You have your vision but what do you do when fear takes hold and you want to stay in your comfort zone?
Novelist and MD of Kiss the Frog, Preethi Nair shares her experience and talks to us about her next project.
I used to build rockets – metaphorical rockets. Some failed to launch, some exploded mid air, some lit up the sky and changed my whole world. Then, I stopped building them.
The reason was a series of events in a very short space of time: death, birth, marriage. I decided to keep myself safe. I no longer built rockets. I told myself that dreaming about the adventure was much better than the adventure itself. It was a lie. Safety kept me from risking, from disappointment, from failure.
If you are vested in your safety, you will have a heap of broken pieces with no universe to explore. Your world gets smaller and smaller and a part of you starts rusting. Eye rolling, a short breath and an inability to appreciate other rocket builders are some of the symptoms of rust.
You join the other side. You know, the ones that say it can’t be done. Nobody knows that you have joined the other side as it still all looks good on the outside.
The outside. Keeping the outside looking good requires a lot of work. Especially when you are not feeling it. Keeping the outside looking good is done for other people.
I met a 62-year-old woman whose outside was pristine. Great family, great friends, great life. For some reason, she invited me in. I mean really let me in and showed me the mess. She had hidden it from herself, from others. I sat there and listened to her tell the truth for the very first time.
The truth is amazing. It has the power to crack open any carefully constructed façade, to make you want to start again. This is what happened in our interaction. It made her want to change her life. It made me want to be braver in mine.
I wanted to share the part of her story that belongs to all of us, not just write it, but tell it, book a theatre, perform it. No idea how to do the above.
Intention is hugely underrated. Intention is everything. I set an intention to build a rocket and explore the universe and that same universe began sending me parts to build to help complete it. I’m not sure how this works, all I know is that you work diligently on building that rocket knowing that one day it will take off. It will.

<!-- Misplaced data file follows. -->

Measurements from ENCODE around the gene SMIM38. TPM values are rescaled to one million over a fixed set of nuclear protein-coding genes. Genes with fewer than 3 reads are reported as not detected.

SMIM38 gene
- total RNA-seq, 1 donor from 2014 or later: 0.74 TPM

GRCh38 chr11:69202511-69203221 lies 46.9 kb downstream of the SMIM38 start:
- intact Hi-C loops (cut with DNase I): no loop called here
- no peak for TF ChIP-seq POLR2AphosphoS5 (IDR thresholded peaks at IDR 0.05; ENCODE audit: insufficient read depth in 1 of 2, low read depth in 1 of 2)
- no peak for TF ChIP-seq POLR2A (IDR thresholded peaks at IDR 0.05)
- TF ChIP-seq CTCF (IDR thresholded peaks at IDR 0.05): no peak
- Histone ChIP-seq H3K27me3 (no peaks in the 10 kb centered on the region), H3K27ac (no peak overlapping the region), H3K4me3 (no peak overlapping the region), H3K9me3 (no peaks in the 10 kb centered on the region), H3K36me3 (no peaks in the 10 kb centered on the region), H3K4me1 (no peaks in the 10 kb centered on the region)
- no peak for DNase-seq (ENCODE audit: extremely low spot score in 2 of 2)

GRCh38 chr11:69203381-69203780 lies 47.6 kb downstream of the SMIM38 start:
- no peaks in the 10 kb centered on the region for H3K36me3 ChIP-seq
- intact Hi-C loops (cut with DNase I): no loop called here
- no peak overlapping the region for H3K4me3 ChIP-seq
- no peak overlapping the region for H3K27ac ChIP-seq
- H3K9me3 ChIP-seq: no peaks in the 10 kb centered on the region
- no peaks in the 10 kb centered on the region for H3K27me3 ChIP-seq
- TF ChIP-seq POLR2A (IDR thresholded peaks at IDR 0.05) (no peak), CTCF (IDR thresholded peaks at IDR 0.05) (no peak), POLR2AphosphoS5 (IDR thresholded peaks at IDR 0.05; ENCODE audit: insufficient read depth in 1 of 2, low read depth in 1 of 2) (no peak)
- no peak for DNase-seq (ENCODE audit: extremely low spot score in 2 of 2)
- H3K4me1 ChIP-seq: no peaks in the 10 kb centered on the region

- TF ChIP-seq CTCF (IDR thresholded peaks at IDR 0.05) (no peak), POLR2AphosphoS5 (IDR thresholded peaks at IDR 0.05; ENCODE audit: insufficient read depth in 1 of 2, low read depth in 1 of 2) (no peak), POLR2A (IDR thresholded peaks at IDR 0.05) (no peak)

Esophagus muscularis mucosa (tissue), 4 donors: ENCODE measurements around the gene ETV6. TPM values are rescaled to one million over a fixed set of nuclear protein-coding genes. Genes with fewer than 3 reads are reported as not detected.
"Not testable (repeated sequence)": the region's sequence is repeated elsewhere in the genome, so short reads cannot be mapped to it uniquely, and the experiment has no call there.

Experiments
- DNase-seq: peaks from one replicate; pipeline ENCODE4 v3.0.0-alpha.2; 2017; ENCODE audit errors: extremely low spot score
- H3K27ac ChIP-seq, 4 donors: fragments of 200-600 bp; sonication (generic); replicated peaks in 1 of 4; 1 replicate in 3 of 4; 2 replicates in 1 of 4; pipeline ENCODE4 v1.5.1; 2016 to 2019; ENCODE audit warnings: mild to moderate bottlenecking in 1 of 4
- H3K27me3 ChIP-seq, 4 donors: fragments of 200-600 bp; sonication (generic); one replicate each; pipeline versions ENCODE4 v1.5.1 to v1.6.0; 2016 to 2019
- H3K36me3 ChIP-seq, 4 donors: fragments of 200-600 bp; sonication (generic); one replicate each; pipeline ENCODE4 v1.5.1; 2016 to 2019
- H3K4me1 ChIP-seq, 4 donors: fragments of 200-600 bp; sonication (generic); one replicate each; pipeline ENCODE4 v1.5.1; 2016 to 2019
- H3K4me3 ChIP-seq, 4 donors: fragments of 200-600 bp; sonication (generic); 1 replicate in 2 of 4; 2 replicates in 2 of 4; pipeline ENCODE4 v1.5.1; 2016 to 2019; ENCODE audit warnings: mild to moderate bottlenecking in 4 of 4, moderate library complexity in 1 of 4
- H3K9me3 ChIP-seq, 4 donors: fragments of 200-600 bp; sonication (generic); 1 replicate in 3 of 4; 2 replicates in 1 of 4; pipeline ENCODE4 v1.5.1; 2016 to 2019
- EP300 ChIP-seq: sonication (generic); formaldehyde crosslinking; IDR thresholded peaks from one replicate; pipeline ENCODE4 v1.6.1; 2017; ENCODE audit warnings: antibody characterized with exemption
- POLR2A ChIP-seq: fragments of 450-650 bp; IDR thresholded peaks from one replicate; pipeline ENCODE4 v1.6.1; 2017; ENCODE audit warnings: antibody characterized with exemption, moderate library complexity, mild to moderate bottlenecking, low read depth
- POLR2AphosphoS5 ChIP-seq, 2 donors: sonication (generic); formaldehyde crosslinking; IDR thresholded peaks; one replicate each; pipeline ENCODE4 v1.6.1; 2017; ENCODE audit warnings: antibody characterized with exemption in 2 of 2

If you build that rocket with conviction, the parts to finish it come faster.
Now, what I’m not sure about is if the rocket will explode mid-air or light up my world and help me see a bigger universe. It doesn’t matter. When I am 62, I want to be able to invite someone in and show them my dreams, the ones that have come to fruition and the broken ones that have made me stronger.
“Sari: the whole five yards” is performed on Thursday 15th December 14.00 at the Tristan Bates theatre.
Written and performed by Preethi Nair
Directed by Elle de Burg
Running time: Approximately 60 minutes.
Note: This is the only performance of the play in 2016.
Please contact [email protected] for tickets.
Preethi Nair left her job as a management consultant to set up her own publishing and PR company after her manuscript, Gypsy Masala, was rejected by most publishers. Not having the resources to rent an office and publish her book, she established a multinational in her bedroom and appointed feisty director, Pru Menon (an alter ego) to energetically hype her work. Nobody else knew of her plan. Working as several different people and with a frenetic double life (she was still putting on a suit and pretending to go to work), Preethi gained substantial press coverage. After two years and an amazing journey, her faith in her own talents and her perseverance in the face of consistent rejection were rewarded; she signed a three-book deal with HarperCollins. Pru was shortlisted as publicist of the year. Preethi has just completed her one woman show. She is MD of Kiss the Frog, a company that takes storytelling to organisations.